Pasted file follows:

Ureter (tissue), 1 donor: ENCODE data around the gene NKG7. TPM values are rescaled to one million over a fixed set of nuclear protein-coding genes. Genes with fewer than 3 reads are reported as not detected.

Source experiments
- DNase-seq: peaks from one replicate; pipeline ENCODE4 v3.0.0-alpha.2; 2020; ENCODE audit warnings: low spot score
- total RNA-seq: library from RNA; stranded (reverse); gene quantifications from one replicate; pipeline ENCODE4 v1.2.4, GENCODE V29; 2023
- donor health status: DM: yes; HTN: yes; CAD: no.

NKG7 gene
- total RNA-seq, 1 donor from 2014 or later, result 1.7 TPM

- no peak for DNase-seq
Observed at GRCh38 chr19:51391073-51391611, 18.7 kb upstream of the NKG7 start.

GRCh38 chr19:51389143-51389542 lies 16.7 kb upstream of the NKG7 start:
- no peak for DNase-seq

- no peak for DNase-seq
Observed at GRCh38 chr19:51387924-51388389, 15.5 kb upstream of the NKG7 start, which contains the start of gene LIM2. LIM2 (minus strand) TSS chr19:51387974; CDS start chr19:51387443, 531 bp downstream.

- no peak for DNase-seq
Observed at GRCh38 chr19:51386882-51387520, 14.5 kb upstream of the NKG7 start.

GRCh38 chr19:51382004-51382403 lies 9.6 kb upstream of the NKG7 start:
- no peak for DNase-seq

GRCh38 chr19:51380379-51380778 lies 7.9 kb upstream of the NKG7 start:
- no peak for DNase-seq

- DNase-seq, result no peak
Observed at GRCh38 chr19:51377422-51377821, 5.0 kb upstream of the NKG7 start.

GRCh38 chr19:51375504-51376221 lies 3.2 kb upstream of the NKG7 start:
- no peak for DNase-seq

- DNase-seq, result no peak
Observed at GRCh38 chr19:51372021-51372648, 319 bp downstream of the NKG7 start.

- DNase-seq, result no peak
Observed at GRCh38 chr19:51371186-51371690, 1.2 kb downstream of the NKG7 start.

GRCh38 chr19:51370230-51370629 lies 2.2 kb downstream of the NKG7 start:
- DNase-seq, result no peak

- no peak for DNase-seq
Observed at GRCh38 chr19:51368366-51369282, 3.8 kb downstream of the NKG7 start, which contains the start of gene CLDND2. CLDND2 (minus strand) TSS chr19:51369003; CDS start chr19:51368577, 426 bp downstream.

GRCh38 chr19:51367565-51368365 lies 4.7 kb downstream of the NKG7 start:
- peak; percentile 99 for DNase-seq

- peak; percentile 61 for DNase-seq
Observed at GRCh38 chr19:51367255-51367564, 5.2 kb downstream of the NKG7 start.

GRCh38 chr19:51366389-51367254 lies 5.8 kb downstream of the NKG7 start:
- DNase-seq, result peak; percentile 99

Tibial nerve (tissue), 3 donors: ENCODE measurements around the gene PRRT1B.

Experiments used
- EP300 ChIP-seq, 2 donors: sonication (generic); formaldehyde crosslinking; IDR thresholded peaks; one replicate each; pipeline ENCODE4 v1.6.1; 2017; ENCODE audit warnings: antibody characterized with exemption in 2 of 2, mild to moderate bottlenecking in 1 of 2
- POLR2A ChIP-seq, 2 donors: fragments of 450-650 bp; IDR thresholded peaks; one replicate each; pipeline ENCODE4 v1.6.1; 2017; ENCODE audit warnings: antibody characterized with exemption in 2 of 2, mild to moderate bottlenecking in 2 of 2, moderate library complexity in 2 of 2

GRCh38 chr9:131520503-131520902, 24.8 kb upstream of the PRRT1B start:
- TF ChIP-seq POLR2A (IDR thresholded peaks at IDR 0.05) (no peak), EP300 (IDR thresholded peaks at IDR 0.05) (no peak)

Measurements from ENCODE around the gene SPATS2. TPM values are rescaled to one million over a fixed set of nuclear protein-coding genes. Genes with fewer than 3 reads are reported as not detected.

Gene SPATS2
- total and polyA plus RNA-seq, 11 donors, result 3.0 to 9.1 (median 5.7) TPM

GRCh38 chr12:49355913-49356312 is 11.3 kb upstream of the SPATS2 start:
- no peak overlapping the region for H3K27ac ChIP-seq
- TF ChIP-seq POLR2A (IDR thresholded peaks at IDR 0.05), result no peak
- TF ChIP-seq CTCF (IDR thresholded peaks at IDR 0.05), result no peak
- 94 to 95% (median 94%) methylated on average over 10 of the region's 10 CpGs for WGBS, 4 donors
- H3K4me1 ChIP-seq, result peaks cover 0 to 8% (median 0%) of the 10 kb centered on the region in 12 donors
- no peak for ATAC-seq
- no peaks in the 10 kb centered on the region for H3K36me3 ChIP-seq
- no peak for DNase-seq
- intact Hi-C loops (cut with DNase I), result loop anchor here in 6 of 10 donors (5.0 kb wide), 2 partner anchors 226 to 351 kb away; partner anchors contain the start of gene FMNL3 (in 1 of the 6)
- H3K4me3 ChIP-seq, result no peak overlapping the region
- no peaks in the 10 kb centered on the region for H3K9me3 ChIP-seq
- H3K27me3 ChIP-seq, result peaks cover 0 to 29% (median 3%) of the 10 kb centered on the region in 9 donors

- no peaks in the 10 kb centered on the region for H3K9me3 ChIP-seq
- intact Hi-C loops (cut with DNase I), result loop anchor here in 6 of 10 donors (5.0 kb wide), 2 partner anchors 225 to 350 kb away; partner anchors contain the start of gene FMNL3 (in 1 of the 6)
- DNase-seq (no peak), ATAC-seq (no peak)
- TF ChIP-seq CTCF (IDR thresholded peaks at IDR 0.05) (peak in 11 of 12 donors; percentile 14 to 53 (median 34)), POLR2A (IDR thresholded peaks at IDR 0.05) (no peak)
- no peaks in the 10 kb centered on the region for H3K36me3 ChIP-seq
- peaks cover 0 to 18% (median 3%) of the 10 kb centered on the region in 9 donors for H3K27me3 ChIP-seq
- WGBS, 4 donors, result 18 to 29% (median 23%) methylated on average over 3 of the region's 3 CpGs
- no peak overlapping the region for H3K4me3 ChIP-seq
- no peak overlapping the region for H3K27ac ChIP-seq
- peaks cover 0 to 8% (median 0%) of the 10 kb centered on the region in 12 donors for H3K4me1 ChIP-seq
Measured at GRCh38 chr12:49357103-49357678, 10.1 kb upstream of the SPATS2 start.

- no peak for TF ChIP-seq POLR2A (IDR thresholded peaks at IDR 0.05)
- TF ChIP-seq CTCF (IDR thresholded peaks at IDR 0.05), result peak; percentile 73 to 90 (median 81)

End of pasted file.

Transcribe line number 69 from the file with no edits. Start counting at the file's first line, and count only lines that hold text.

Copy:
- peaks cover 0 to 8% (median 0%) of the 10 kb centered on the region in 12 donors for H3K4me1 ChIP-seq